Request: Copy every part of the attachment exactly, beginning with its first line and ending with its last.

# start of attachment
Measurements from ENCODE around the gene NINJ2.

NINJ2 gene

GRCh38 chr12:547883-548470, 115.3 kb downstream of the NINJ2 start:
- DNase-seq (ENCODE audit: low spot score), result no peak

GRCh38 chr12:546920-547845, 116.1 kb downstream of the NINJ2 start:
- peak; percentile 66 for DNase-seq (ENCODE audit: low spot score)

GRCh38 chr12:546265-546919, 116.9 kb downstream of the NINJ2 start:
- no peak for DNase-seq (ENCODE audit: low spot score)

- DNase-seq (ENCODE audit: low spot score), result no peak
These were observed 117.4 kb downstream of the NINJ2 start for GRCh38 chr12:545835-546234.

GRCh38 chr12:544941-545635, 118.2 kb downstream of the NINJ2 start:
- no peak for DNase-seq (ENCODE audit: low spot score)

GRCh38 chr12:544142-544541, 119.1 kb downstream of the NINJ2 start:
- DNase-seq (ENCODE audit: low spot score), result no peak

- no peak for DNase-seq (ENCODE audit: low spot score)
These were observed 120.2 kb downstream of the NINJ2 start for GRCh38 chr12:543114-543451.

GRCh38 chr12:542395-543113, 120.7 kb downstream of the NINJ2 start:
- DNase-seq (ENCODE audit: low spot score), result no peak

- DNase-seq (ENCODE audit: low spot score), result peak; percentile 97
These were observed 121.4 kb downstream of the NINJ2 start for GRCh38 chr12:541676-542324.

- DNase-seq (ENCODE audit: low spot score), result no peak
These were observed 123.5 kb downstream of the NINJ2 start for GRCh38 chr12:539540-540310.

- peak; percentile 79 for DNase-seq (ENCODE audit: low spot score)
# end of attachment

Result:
Measurements from ENCODE around the gene NINJ2.

NINJ2 gene

GRCh38 chr12:547883-548470, 115.3 kb downstream of the NINJ2 start:
- DNase-seq (ENCODE audit: low spot score), result no peak

GRCh38 chr12:546920-547845, 116.1 kb downstream of the NINJ2 start:
- peak; percentile 66 for DNase-seq (ENCODE audit: low spot score)

GRCh38 chr12:546265-546919, 116.9 kb downstream of the NINJ2 start:
- no peak for DNase-seq (ENCODE audit: low spot score)

- DNase-seq (ENCODE audit: low spot score), result no peak
These were observed 117.4 kb downstream of the NINJ2 start for GRCh38 chr12:545835-546234.

GRCh38 chr12:544941-545635, 118.2 kb downstream of the NINJ2 start:
- no peak for DNase-seq (ENCODE audit: low spot score)

GRCh38 chr12:544142-544541, 119.1 kb downstream of the NINJ2 start:
- DNase-seq (ENCODE audit: low spot score), result no peak

- no peak for DNase-seq (ENCODE audit: low spot score)
These were observed 120.2 kb downstream of the NINJ2 start for GRCh38 chr12:543114-543451.

GRCh38 chr12:542395-543113, 120.7 kb downstream of the NINJ2 start:
- DNase-seq (ENCODE audit: low spot score), result no peak

- DNase-seq (ENCODE audit: low spot score), result peak; percentile 97
These were observed 121.4 kb downstream of the NINJ2 start for GRCh38 chr12:541676-542324.

- DNase-seq (ENCODE audit: low spot score), result no peak
These were observed 123.5 kb downstream of the NINJ2 start for GRCh38 chr12:539540-540310.

- peak; percentile 79 for DNase-seq (ENCODE audit: low spot score)